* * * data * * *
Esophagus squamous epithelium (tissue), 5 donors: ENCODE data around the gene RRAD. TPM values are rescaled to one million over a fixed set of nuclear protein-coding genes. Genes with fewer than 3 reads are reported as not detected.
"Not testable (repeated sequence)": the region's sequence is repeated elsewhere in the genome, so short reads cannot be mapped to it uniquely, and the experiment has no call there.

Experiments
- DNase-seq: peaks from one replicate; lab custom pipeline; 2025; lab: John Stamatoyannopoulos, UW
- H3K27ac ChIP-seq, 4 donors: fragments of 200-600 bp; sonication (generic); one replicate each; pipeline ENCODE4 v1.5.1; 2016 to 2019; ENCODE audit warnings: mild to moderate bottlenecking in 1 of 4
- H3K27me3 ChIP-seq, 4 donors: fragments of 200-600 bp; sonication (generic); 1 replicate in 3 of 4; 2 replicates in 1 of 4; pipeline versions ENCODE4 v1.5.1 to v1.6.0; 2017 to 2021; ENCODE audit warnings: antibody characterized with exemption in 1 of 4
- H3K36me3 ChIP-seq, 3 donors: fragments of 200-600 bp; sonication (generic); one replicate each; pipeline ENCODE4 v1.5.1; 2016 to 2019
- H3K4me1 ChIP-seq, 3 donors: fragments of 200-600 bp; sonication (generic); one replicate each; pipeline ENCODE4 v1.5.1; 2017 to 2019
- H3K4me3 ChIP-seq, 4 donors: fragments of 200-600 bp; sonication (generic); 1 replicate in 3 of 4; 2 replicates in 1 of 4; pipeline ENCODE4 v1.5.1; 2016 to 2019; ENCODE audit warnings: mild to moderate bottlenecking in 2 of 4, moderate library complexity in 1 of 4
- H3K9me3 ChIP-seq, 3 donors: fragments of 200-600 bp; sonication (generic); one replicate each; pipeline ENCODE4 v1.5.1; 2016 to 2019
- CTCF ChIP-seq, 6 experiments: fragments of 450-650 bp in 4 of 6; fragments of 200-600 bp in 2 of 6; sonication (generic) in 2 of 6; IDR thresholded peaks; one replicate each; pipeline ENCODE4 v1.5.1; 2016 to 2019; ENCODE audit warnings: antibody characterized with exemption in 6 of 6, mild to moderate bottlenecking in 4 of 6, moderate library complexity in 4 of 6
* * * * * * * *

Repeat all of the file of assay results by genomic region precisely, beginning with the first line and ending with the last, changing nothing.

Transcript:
Esophagus squamous epithelium (tissue), 5 donors: ENCODE data around the gene RRAD. TPM values are rescaled to one million over a fixed set of nuclear protein-coding genes. Genes with fewer than 3 reads are reported as not detected.
"Not testable (repeated sequence)": the region's sequence is repeated elsewhere in the genome, so short reads cannot be mapped to it uniquely, and the experiment has no call there.

Experiments
- DNase-seq: peaks from one replicate; lab custom pipeline; 2025; lab: John Stamatoyannopoulos, UW
- H3K27ac ChIP-seq, 4 donors: fragments of 200-600 bp; sonication (generic); one replicate each; pipeline ENCODE4 v1.5.1; 2016 to 2019; ENCODE audit warnings: mild to moderate bottlenecking in 1 of 4
- H3K27me3 ChIP-seq, 4 donors: fragments of 200-600 bp; sonication (generic); 1 replicate in 3 of 4; 2 replicates in 1 of 4; pipeline versions ENCODE4 v1.5.1 to v1.6.0; 2017 to 2021; ENCODE audit warnings: antibody characterized with exemption in 1 of 4
- H3K36me3 ChIP-seq, 3 donors: fragments of 200-600 bp; sonication (generic); one replicate each; pipeline ENCODE4 v1.5.1; 2016 to 2019
- H3K4me1 ChIP-seq, 3 donors: fragments of 200-600 bp; sonication (generic); one replicate each; pipeline ENCODE4 v1.5.1; 2017 to 2019
- H3K4me3 ChIP-seq, 4 donors: fragments of 200-600 bp; sonication (generic); 1 replicate in 3 of 4; 2 replicates in 1 of 4; pipeline ENCODE4 v1.5.1; 2016 to 2019; ENCODE audit warnings: mild to moderate bottlenecking in 2 of 4, moderate library complexity in 1 of 4
- H3K9me3 ChIP-seq, 3 donors: fragments of 200-600 bp; sonication (generic); one replicate each; pipeline ENCODE4 v1.5.1; 2016 to 2019
- CTCF ChIP-seq, 6 experiments: fragments of 450-650 bp in 4 of 6; fragments of 200-600 bp in 2 of 6; sonication (generic) in 2 of 6; IDR thresholded peaks; one replicate each; pipeline ENCODE4 v1.5.1; 2016 to 2019; ENCODE audit warnings: antibody characterized with exemption in 6 of 6, mild to moderate bottlenecking in 4 of 6, moderate library complexity in 4 of 6